Jokes aside, people-pleasing is becoming a sad epidemic in our lives, and it’s not just restricted to peer pressure among teenagers. We’ve all done it at some point, and some amount of people-pleasing might even be necessary in contexts like the workplace. However, people-pleasing can be a difficult habit to eradicate if being compliant is something we’ve been taught is necessary to avoid conflict. Think of children who grow up in abusive households: if they’re taught that whenever they displease authority figures they will be punished just for being themselves, they may be subconsciously programmed to navigate conflict similarly when it comes to future interpersonal relationships.
Adults can engage in people-pleasing to an unhealthy extent, to the point where they engage in friendships and relationships that don’t serve their needs, fail to walk away from toxic situations, and put on a “persona” rather than donning their true selves because they are afraid of what people will think of them. This can keep us in overdrive to meet the needs and wants of others, while failing to serve our own needs and wants. People-pleasing essentially deprives of us of the ability and the right to engage in healthy self-care.

People-Pleasing, Abuse and Self-Care
People-pleasing of course becomes more complex in the context of abusive relationships where the dynamics are so toxic that it’s difficult for survivors to simply walk away when faced with cognitive dissonance, Stockholm syndrome and gaslighting. At this point, it’s no longer just people-pleasing but the misfortune of being caught in the midst of a vicious abuse cycle.
However, people-pleasing does make it easier to ignore red flags of abusive relationships at the very early stages especially with covert manipulators. We can also become conditioned to continually “please” if we’re used to walking on eggshells around our abuser. This is why knowing our own boundaries and values is extremely important in order to protect ourselves and listen to our intuition, especially when it’s screaming loudly at us. Minimizing people-pleasing is also vital in the process of going No Contact with our abusers.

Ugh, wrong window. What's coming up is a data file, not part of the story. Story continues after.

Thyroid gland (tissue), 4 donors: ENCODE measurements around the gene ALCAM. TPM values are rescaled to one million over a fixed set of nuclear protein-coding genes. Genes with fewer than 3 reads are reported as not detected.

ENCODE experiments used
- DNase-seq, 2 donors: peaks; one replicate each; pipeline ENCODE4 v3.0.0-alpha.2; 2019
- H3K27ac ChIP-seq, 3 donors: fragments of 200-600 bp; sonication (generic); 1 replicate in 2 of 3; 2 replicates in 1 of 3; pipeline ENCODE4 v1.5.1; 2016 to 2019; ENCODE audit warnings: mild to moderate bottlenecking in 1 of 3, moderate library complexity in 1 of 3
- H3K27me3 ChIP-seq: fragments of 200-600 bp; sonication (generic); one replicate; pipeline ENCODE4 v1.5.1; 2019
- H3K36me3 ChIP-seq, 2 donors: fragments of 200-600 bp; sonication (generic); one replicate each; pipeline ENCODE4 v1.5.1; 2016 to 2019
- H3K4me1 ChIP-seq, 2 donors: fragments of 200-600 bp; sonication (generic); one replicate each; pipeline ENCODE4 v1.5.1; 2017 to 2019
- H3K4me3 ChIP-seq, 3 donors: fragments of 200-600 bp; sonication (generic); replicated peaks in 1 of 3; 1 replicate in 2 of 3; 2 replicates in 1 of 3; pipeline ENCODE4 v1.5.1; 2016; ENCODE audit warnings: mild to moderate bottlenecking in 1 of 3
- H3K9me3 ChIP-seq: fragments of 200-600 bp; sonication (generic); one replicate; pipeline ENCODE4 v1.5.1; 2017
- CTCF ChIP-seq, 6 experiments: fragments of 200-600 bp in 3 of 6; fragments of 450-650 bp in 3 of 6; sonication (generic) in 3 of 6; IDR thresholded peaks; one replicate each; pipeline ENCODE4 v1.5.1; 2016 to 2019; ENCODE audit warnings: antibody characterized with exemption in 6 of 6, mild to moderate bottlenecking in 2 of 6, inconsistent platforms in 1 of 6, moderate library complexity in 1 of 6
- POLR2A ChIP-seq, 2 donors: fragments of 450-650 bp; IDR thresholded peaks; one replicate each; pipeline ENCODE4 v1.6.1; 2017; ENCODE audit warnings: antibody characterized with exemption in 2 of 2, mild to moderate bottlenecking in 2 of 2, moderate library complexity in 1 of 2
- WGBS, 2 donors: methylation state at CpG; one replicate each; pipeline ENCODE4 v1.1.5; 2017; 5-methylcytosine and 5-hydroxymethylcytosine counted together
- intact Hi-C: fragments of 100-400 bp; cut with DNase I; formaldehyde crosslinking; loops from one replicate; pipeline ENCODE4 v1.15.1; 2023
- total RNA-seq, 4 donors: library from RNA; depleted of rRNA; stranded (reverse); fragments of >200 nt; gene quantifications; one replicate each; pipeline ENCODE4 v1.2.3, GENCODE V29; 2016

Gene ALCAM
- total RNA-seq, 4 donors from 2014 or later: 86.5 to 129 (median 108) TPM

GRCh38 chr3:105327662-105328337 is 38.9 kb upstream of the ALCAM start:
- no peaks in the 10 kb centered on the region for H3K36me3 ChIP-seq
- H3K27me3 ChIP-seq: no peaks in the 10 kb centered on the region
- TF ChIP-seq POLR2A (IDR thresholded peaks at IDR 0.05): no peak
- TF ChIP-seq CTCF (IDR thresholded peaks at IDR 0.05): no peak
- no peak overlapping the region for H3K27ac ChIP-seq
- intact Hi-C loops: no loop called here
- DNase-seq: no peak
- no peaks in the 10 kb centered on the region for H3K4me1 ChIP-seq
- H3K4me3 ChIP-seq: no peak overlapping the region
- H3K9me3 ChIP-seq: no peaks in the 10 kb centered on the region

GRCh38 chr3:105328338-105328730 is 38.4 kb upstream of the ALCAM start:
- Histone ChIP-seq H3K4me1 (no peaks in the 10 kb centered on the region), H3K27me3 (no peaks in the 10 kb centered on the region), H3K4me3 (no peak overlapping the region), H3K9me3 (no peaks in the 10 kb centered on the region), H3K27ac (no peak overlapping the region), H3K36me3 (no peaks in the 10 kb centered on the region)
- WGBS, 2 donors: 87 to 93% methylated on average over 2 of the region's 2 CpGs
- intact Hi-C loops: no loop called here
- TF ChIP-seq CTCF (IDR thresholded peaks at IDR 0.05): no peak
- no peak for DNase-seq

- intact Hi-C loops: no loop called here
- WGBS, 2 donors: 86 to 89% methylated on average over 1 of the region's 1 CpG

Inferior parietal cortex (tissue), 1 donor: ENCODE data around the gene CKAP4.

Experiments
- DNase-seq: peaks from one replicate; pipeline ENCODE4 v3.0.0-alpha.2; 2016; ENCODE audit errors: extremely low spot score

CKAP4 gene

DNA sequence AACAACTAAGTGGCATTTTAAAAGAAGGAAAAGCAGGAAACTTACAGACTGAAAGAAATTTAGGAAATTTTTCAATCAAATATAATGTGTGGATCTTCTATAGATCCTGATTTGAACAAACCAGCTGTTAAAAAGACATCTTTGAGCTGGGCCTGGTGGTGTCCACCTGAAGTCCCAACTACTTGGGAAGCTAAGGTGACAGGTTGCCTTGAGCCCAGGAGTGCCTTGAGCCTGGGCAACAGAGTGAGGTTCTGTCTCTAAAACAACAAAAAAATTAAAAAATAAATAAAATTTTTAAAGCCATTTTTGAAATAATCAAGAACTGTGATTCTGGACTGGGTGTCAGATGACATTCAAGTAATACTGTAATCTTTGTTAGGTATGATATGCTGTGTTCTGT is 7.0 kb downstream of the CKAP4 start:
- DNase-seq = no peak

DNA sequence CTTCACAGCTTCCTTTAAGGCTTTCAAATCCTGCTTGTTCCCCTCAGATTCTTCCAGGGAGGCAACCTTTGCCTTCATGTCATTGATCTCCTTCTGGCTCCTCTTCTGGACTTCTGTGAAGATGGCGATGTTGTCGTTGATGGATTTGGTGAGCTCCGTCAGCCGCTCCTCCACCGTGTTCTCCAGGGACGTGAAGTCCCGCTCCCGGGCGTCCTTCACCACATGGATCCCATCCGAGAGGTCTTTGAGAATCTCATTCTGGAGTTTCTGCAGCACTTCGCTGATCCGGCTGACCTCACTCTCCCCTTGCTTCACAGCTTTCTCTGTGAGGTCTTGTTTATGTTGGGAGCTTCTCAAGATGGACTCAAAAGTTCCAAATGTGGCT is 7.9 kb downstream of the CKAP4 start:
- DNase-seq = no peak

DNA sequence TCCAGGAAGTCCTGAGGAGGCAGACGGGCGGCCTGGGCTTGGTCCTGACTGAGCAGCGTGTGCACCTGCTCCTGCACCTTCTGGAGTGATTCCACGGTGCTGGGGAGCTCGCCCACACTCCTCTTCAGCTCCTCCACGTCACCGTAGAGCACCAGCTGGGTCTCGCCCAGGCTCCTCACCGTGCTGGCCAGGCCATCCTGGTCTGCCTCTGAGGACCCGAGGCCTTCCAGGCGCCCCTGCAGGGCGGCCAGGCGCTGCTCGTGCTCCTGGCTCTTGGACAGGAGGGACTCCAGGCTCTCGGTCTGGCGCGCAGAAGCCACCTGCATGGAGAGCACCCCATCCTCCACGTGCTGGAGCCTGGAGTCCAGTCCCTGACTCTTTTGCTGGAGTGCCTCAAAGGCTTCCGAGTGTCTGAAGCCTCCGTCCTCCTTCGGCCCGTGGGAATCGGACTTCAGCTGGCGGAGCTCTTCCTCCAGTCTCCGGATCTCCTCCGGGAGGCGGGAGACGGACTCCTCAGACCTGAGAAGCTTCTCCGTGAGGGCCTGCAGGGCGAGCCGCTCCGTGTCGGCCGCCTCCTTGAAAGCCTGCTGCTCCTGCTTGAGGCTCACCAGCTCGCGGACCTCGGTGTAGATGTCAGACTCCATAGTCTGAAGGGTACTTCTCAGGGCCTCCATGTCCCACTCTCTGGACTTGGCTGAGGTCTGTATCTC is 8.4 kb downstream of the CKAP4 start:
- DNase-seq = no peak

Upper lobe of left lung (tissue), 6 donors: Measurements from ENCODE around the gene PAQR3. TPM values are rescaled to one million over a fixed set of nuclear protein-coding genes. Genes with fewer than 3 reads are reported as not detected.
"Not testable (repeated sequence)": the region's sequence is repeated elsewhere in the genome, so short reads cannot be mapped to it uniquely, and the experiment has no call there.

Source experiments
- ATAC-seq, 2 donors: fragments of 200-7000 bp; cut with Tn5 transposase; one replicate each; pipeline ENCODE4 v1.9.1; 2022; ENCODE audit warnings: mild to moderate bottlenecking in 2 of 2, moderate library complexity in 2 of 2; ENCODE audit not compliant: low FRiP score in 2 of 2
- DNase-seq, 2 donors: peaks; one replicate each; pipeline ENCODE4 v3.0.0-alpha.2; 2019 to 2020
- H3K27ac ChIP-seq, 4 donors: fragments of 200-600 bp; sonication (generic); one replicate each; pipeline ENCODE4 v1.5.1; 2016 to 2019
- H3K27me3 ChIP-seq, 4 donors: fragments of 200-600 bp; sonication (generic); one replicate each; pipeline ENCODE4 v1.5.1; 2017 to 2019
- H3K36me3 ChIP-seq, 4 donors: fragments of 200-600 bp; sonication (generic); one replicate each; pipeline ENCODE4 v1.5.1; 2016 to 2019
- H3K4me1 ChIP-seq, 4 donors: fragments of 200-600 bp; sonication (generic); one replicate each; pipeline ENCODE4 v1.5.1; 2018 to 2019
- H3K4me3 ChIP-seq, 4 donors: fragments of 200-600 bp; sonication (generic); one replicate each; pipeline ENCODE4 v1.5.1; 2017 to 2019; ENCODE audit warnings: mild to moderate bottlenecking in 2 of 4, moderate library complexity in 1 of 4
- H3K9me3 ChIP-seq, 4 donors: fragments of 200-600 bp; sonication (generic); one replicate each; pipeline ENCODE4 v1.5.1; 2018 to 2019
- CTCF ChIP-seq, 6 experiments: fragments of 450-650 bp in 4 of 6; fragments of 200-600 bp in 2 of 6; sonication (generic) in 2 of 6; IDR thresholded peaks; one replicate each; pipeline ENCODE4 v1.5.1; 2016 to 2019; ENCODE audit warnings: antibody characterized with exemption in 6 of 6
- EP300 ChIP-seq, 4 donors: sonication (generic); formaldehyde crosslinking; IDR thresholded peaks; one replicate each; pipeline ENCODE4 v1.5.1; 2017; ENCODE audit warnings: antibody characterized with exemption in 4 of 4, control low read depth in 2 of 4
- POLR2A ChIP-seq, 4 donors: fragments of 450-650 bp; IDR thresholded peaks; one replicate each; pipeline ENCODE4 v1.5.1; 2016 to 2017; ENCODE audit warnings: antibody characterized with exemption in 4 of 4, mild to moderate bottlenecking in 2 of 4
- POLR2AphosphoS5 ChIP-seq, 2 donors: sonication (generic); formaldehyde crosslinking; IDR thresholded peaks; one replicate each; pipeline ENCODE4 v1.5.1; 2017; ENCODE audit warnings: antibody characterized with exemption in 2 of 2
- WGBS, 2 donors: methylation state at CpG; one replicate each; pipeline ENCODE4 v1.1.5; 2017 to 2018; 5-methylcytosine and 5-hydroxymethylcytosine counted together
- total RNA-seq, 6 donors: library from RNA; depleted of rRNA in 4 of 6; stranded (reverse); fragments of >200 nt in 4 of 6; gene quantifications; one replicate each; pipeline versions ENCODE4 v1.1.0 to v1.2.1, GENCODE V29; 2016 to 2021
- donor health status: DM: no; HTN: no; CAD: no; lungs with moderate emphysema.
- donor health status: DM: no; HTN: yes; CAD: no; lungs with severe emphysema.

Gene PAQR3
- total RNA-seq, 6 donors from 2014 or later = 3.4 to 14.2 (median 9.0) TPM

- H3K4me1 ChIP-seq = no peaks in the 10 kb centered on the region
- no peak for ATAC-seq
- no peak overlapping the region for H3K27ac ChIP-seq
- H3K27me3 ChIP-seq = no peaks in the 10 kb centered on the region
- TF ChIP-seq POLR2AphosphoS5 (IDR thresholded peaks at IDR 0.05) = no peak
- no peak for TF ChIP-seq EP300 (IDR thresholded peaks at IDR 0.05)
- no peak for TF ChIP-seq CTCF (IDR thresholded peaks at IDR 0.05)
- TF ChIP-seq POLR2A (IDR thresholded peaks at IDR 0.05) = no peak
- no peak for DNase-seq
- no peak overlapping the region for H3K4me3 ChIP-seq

Part of healing is reframing the way we think about pleasing others versus pleasing ourselves. Here’s a revolutionary thought: what if I told you that your needs and wants were just as important as the people you were desperately trying to please, if not more? What if I claimed that your entire existence – your goals, your dreams, your feelings, your thoughts were in some way valid and needed to be addressed? Just as valid as the friend you’re trying to impress or the parent whose approval you seek?

People-pleasing and Rejection
We all seek approval at times and many of us fear rejection if we dare to show our authentic selves. By trying so hard to avoid rejection, we end up rejecting ourselves. The problem arises when this becomes a consistent habit and leaves us vulnerable to manipulation, exploitation and codependency. When you’re not honoring your authentic self, you’re depriving others of the chance to see the real you, the right to judge you on your own merits and not the persona you perform.
Remember that rule on airplanes about parents putting on their oxygen masks before they put the oxygen mask on their children? Well there’s a simple reason for that – we have to take care of ourselves first before we can take care of others. If we exhaust our own reserves to the point where we have nothing left, we won’t be helping others at all.
The first step to minimize people-pleasing is to radically accept the realities of how inevitable rejection is. We cannot and should not try to please everyone. Some people will like you. Some people will dislike you. Others will outright hate you for their own reasons and preferences. And guess what? That’s okay. You have the right to do it too. You don’t have to like everyone or approve of everyone either. You have your own preferences, judgments, biases, feelings and opinions of others too. Don’t be afraid of that, and don’t fear rejection. Instead, reject the rejecter and move forward with your life.
You cannot let people-pleasing detract from the real you – by working so hard to gain the approval of others, you inevitably risk losing yourself. You become a puppet led by the needs and wants of various puppeteers. In the most extreme cases, people-pleasing can cost you your mental health and years off of your life. So stop cheerleading bad behavior and start cultivating your authentic self!

Tools to Minimize People-Pleasing
Start to minimize people-pleasing today by getting together a list of your top boundaries and values which you will not allow anyone to trespass in intimate relationships or friendships.
You can use this boundaries worksheet to write down ways in which your boundaries have been crossed in the past and the actions you can take to protect your boundaries in the future.
Here are also some recommended readings on boundaries, values and people-pleasing which I hope will be useful to you.